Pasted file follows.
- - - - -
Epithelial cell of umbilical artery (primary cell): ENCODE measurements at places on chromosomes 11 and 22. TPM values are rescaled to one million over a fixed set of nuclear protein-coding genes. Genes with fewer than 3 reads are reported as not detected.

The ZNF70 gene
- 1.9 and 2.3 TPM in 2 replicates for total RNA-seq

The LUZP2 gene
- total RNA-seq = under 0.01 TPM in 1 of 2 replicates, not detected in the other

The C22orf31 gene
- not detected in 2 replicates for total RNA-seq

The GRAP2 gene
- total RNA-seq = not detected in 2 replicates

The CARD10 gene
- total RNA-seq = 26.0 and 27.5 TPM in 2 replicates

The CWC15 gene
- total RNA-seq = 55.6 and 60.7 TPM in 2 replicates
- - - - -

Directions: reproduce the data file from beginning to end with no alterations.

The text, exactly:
Epithelial cell of umbilical artery (primary cell): ENCODE measurements at places on chromosomes 11 and 22. TPM values are rescaled to one million over a fixed set of nuclear protein-coding genes. Genes with fewer than 3 reads are reported as not detected.

The ZNF70 gene
- 1.9 and 2.3 TPM in 2 replicates for total RNA-seq

The LUZP2 gene
- total RNA-seq = under 0.01 TPM in 1 of 2 replicates, not detected in the other

The C22orf31 gene
- not detected in 2 replicates for total RNA-seq

The GRAP2 gene
- total RNA-seq = not detected in 2 replicates

The CARD10 gene
- total RNA-seq = 26.0 and 27.5 TPM in 2 replicates

The CWC15 gene
- total RNA-seq = 55.6 and 60.7 TPM in 2 replicates